“I’m just always networking every day trying to introduce ourselves to new people,” Kocis said. “Sometimes it’s just cold calling or cold emailing and you never know what kind of connection you’re going to get.”
Animal organizations in the Lehigh Valley primarily rely on fundraising and donations to support their work and aid animals and owners.
No Kill Lehigh Valley, a fundraising operation for pets and their families, founded in 2008 by director Diane Davison, provides $50,000 in donations a year to support veterinary care. Davison said only about 3% of her clients have health insurance for their animals due to the high costs.
“The calls we get are just so heartbreaking,” Davison said. “People are so upset, often hysterical, because they have a sick animal and they go to an emergency clinic but the costs are so high.”
No Kill Lehigh Valley provides financial support for spay and neuter operations for cats since the majority of animals killed in shelters are cats.
Davison said they fill the gap between what doctors charge and what people can afford.
Despite the need, most welfare organizations have a small staff. Davison works out of her home. Kocis is the only paid person in her organization.
The Center for Animal Health and Welfare in Williams Township, however, has a staff of 20 and supports 230 active volunteers due to extensive fundraising and donations.
Kelly Bauer, the executive director for the center, said the organization offers low-cost vaccinations, supports a “meet your match” program for adoptions and hosts a humane education program for students. It also offers Project Paw, a community outreach center in Easton where patrons may temporarily curl up with a resident cat while shopping in the center’s thrift store or drinking a coffee at cafe Betty’s Corner. It plans to open an emergency foster program, as well.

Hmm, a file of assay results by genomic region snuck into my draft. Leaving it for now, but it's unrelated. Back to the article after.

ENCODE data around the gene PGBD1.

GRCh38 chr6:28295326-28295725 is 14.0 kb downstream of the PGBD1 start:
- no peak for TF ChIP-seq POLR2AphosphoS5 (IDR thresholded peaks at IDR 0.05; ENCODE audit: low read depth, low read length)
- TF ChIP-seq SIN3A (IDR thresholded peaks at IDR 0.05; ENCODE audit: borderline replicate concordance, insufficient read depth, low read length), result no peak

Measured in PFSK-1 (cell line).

Bauer said being homeless at a young age instilled in her a value to take care of others, especially animals.
“Animals are so good for our soul,” Bauer said. “Your financial status, your mental health status — none of those things should matter.”
Bauer said she has found honesty and transparency to be the two most important things in forming relationships with donors and other community organizations.
“When you connect to people, it’s not just asking somebody to send a check,” Bauer said. “All of our thank you notes are written by me.”
For anyone afraid to ask for help, Kocis said no one should feel shame or worry. She said it provides visitors a sense of security and eases their anxiety to know that these organizations are there to help.
Regardless of the different resources provided, each organization expressed a similar sentiment: animals are as much a part of a family as anyone else.
Whether it is the lady with $20 to her name who gets on the bus twice a month to pick up food for her fish at the food bank, or the husband and wife who took in a stray cat after its leg had to be amputated using funds from No Kill Lehigh Valley — everyone has a story. For Bauer, it was a pit bull named Jackson, in danger of being sent away or killed, who she took in until he passed of cancer.
“This dog was my soulmate,” Bauer said. “Animals make us better people. They teach us care. They teach us respect. They teach us responsibility. They teach us decision making. They teach us unconditional love.”